• vslachman

Back In The Saddle

A ride in the yellow fields.

The barn finally re-opened after close to two month's closure due to Covid 19. We're each allowed out to see our horses for two hours a day. It seemed wise to do some reconnecting with Dorian before jumping on his back and heading out to the trials.


He was a muddy mess when I went to the pasture to retrieve him. So, into the wash stall to work on those huge, hard mud clumps--me with my metal shedder. Dorian shuddered and put his ears back as I worked on his coat.

Nice reunion.

Looking back, I could have been so much more kind. I could have ignored how clumpy he looked and just enjoyed being with him. Instead I scraped and picked at the hard mud. Because he's a Thoroughbred, Dorian has thin skin that's highly sensitive. He literally flinches when a fly lands on him. My "ministrations" after weeks away from him was not the kindest re-introduction.

And so--as usual--my lesson began.

Dorian is 1200 pounds and certainly did not have to put up with me. Which speaks to his sweet nature. Instead of biting or kicking me, he stood there sweetly (sort of), and let me drag the metal across his hind quarters . . .

Sleepy boy after his massage.

I did finally wake up, realizing that Dorian had navigated last fall and winter's injury and rehab with such patience, willingness, and good humor. He endured pain, being moved from stall to stall, restricted outings . . . he met all the impositions imposed on him with grace.

Had I navigated the virus shut-down with even a smidgen of his poise?

And then having me absent for weeks on end--what must he have thought? Yet every picture and report of him over those weeks showed him content, playing with Simon, grazing quietly in his pasture.

Did I pass the time absent from him with equal composure?

Dorian is so good at rolling with the punches, happy to be himself and make the most of it no matter what comes his way. Even on the racetrack that was true, from the stories I've been told. He's a splendid model for me. I strive to be as willing as he is to embrace the good that's present.

So yes, I finally realized that cleaning him up shouldn't be my highest priority--wasn't just being together the whole point?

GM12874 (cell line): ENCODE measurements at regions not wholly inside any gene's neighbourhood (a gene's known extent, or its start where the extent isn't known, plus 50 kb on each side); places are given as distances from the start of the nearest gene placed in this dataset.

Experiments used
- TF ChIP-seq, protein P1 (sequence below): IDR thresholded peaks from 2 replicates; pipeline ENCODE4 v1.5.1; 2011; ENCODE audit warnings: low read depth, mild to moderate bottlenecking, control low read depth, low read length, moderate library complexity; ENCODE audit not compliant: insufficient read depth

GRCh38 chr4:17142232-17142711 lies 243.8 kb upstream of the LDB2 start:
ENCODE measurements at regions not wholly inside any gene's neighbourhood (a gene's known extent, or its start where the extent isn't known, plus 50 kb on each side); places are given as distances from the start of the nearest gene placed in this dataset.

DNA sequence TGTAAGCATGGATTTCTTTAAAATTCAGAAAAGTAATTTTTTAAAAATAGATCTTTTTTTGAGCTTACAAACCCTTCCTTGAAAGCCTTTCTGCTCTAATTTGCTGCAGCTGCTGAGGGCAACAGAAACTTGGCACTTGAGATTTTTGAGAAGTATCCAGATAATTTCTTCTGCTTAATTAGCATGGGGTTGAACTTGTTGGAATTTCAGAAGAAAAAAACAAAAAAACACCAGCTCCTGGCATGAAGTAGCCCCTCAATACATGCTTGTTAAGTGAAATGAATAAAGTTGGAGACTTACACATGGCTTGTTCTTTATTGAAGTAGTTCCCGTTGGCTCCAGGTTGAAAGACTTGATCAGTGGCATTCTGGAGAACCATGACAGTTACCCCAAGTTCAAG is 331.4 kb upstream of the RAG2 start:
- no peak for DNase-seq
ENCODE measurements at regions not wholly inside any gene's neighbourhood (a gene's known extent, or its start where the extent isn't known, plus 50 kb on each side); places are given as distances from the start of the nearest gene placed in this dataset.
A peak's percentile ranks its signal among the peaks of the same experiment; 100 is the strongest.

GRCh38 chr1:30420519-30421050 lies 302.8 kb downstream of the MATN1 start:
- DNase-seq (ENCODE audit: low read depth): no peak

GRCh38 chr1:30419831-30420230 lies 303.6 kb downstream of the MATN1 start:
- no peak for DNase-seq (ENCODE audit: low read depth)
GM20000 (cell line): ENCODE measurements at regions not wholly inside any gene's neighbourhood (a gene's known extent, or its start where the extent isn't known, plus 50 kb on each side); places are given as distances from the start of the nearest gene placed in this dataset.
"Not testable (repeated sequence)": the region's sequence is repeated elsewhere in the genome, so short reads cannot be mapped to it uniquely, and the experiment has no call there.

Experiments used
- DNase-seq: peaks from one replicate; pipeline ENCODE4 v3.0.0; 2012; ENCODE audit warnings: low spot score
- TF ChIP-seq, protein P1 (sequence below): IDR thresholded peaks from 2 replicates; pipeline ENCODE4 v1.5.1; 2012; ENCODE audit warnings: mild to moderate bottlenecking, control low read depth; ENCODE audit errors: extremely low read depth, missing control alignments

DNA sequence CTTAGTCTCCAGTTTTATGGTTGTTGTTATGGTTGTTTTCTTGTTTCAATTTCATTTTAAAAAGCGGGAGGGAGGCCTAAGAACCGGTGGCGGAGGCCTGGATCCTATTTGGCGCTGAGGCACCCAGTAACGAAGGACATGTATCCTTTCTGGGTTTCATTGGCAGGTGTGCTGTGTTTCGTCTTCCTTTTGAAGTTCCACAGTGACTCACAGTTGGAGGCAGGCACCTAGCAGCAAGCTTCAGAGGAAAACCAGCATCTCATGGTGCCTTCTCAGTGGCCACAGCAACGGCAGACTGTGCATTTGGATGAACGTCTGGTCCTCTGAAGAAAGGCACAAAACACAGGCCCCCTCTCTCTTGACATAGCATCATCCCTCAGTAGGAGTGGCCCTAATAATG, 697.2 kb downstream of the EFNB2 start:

So into the round pen we went and I gave him a 45 minute massage. That was the reconnection we needed. He turned his big head into my palm and licked and nuzzled, loving the softening work I did on his body, so different from the harsh metal scraping done just minutes before.

My hands grew warm as I moved over his body, and at the end, as I usually do, I lay my forehead on his and just took some deep breaths with him as he literally fell asleep.

Simon wants to go with us!

The next few days were spent with me pulling Dorian out of his pasture, while Simon stood pining at the gate.

We did a lot of ground work, and I was amazed at how wonderful Dorian looks--he's not been in this sort of shape in several years. I trotted and cantered him on the ground, moved his hind quarters, walked beside him off lead and he followed . . . He loved it. He likes to be active and loves having a job to do. Racehorse days, I think.

The second day out, I gave Dorian a bath and trimmed his mane. Then I plopped on a saddle and decided we'd do some riding in the indoor arena.

Well, that was not happening. Dorian absolutely refused to go near the indoor arena. I'm not sure if he doesn't like it because it's confining or because he spent the entire winter in there doing rehab work.

Whatever the reason, he backed up, or froze in place when I asked him to move forward--nothing I did encouraged him enough to even go near the indoor entrance.

So pretty after his bath--and so much nicer than scraping those clods of mud off.

It's not a good idea to let Dorian refuse my wishes. He definitely has his opinion on most things, but generally will comply when he sees I really mean what I say. Not this time. I thought he was going to buck me off in a moment, so I stopped urging him forward, and turned around to the smaller outdoor arena.

He was perfectly happy to work there, so we trotted and cantered around, changed direction, and so on--just getting him used to being under saddle again. And me getting used to being back in it.

The lesson? Well, they were many. And they included compromise. I'd gotten so caught up in making things "perfect"--which amounted to being pretty hard on him just to make him "look nice" that I'd lost sight of what was really important. Connection. Relationship. Being together rather than accomplishing something.

I'm happy I turned the corner quickly. For me, being with Dorian involves give and take, respect for who he is and what he needs. It's about listening to him and appreciating his wisdom. It's so much sweeter to appreciate and work with him than try to control him--which never works anyway!

So, as I venture out into my larger world again, I'm going to try to listen first, be patient first, and take steps forward with some amount of gratefulness and in a respectful way. I'm going to try my best not to presuppose or judge. Just take it one step at a time. That seems the kindest--and the fastest way--to get back in the saddle again.

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